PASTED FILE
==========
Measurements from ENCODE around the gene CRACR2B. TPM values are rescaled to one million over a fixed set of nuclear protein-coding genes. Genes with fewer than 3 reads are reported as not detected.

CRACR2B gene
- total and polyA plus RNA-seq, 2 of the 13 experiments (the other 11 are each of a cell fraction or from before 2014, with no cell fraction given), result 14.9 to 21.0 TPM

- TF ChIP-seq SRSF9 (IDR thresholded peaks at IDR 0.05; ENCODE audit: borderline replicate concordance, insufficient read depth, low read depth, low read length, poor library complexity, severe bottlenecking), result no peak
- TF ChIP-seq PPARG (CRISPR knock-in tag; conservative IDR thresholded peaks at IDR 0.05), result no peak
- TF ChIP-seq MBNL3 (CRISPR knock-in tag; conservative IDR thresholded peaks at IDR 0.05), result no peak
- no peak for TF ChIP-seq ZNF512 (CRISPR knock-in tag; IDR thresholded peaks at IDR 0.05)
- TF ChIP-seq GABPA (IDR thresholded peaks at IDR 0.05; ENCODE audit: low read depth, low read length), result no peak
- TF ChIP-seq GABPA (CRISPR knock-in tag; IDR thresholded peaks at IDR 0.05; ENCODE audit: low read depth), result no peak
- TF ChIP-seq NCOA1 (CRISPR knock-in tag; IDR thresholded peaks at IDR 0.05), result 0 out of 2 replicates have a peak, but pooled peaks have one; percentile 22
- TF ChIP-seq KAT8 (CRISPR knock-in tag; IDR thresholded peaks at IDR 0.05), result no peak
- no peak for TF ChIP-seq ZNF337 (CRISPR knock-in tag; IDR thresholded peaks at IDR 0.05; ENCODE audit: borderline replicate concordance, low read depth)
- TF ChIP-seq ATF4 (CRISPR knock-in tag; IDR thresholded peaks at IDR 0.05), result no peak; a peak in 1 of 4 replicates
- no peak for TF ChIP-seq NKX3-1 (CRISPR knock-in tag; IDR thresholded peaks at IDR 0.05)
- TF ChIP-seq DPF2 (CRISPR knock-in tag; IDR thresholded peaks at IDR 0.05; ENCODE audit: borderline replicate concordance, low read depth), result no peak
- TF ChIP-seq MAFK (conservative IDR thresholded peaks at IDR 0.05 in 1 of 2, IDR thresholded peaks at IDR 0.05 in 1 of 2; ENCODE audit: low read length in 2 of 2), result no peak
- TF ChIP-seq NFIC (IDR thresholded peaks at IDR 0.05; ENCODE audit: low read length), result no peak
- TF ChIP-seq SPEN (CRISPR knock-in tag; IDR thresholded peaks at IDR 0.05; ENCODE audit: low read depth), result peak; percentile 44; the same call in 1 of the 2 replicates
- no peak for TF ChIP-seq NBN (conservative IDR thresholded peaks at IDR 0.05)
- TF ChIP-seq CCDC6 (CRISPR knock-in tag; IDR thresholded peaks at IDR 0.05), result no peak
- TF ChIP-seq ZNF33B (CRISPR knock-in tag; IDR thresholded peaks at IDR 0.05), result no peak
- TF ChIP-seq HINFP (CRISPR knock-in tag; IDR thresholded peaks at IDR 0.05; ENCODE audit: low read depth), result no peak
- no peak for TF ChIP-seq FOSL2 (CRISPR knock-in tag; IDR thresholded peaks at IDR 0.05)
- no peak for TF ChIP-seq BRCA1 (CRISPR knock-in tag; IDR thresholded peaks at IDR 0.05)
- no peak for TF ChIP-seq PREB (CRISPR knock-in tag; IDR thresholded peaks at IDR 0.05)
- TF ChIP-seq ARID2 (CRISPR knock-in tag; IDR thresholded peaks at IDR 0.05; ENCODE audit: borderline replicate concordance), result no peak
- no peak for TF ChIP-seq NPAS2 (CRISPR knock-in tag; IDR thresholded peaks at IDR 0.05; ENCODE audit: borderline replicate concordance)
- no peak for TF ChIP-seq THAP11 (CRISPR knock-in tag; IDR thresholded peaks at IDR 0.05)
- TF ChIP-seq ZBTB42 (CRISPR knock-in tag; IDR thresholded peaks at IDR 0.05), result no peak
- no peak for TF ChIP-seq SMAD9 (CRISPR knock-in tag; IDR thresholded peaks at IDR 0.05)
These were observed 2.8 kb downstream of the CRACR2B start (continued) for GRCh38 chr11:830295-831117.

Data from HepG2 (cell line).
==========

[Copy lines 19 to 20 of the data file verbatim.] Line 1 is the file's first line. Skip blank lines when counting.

- no peak for TF ChIP-seq NBN (conservative IDR thresholded peaks at IDR 0.05)
- TF ChIP-seq CCDC6 (CRISPR knock-in tag; IDR thresholded peaks at IDR 0.05), result no peak